Dairy farmers are being cautioned to prepare contingency plans for an El Niño climate event this year.May 20, 2014 3:20am
A green tinge is developing across northern Victoria and the southern Riverina as early planted crops respond well to good autumn rains. This crop was snapped near Invergordon.
El Nino is usually associated with below average rainfall over southern and eastern inland areas of Australia.
About two-thirds of El Nino events since 1900 have resulted in major drought levels over large parts of the continent.
The Bureau of Meteorology has given a 70 per cent chance of an El Nino developing over winter, with climate models suggesting this may occur by July.
For many farmers in Queensland and NSW this is already a reality as they manage drought conditions and fodder shortages.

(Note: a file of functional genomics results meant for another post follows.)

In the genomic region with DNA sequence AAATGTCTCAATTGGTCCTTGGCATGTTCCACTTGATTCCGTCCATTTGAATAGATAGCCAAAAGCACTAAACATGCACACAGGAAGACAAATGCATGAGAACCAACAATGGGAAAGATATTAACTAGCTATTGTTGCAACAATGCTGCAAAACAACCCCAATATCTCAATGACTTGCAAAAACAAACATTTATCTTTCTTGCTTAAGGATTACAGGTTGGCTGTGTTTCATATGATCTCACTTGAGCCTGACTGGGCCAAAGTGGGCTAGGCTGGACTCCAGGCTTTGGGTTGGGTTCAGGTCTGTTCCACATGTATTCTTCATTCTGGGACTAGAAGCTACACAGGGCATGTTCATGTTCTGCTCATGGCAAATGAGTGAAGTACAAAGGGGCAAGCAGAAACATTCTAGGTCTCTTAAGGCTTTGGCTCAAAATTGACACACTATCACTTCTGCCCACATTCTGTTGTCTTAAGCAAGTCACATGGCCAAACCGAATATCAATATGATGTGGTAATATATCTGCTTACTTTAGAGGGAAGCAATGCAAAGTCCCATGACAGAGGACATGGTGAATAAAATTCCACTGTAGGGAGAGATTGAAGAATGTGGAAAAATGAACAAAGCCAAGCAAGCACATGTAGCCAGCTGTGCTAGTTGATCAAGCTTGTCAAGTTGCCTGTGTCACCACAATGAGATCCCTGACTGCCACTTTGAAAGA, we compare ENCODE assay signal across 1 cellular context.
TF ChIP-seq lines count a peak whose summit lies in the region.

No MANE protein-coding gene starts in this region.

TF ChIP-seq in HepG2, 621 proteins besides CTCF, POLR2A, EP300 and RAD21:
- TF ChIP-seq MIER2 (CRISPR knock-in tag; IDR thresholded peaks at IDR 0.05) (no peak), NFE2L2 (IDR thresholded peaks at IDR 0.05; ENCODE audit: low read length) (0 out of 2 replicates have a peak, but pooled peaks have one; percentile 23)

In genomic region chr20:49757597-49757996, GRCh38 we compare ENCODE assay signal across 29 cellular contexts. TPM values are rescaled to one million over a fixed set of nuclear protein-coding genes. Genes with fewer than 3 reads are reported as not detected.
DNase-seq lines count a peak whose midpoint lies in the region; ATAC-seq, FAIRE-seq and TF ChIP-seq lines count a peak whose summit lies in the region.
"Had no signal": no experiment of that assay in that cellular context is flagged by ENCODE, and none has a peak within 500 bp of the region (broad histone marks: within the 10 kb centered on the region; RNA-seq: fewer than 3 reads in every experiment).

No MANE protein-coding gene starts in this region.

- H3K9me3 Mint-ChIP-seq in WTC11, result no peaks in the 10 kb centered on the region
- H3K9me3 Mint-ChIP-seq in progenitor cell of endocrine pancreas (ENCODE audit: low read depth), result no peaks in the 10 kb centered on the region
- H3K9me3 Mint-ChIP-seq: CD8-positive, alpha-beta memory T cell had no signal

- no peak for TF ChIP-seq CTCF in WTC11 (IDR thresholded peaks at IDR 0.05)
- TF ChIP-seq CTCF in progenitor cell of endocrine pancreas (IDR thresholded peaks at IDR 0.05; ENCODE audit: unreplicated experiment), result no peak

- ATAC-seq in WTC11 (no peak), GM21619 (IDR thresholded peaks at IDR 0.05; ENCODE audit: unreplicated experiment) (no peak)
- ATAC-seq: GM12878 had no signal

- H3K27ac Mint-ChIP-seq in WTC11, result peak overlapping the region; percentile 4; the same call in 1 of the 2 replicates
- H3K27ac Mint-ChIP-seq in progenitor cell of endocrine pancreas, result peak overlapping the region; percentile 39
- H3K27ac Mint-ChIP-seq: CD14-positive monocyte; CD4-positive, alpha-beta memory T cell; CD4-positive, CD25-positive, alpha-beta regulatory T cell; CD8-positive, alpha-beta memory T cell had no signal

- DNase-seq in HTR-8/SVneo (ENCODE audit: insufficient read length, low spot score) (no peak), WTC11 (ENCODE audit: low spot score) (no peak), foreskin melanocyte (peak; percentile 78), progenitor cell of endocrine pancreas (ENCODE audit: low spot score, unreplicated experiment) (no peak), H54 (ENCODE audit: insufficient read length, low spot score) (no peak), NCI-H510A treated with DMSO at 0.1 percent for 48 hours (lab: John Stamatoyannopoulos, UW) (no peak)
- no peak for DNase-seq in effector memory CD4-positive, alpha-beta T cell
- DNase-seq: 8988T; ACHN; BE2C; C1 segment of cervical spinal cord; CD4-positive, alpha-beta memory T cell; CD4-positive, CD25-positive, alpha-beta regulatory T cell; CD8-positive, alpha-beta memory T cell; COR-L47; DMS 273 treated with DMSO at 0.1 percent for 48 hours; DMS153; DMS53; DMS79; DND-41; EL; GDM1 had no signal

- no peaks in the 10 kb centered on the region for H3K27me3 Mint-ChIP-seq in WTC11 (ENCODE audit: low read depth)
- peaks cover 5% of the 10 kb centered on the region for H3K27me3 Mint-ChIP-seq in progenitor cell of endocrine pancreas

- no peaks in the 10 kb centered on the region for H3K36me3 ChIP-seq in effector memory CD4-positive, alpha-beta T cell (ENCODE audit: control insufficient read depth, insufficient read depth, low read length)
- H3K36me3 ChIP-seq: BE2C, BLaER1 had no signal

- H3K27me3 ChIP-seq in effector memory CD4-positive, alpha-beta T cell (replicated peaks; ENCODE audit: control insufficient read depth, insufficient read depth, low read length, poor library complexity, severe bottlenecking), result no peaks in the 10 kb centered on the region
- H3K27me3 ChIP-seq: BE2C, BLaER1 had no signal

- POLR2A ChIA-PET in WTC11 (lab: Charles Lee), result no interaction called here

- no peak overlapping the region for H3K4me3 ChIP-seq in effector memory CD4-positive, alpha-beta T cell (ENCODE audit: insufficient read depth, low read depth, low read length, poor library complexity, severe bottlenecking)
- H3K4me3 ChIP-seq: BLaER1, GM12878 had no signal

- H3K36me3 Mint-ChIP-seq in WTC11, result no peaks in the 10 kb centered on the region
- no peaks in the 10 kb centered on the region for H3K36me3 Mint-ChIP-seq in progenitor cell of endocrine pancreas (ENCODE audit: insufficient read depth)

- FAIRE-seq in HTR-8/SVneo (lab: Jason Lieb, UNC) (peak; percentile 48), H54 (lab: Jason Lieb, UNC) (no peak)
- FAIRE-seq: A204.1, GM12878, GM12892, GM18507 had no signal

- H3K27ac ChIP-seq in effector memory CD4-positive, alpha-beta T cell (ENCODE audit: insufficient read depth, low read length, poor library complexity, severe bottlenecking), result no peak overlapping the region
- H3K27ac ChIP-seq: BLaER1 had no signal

Dairy Australia’s issues management manager Julie Iommi said while El Nino could not be guaranteed farmers should be vigilant and put some planning in place.
‘‘Farmers need to be aware that the chances of El Nino occurring are rising and that from the current forecast it is likely farmers may again face drier than average winter and spring conditions across southern and central regions of the country,’’ she said.
‘‘It would be advisable for farmers to start thinking about what planning they need to put in place if feed becomes less available, what alternative feed could fill a shortfall in their regions and how this might affect their operations in the longer term.’’
Ms Iommi said although the outlook might be dry, Australia might also still be vulnerable to extreme storms, flash flooding, power outages and cyclones.
Material is available on the Dairy Australia website to help farmers start feed budgeting now so they have options for different scenarios later in the year.
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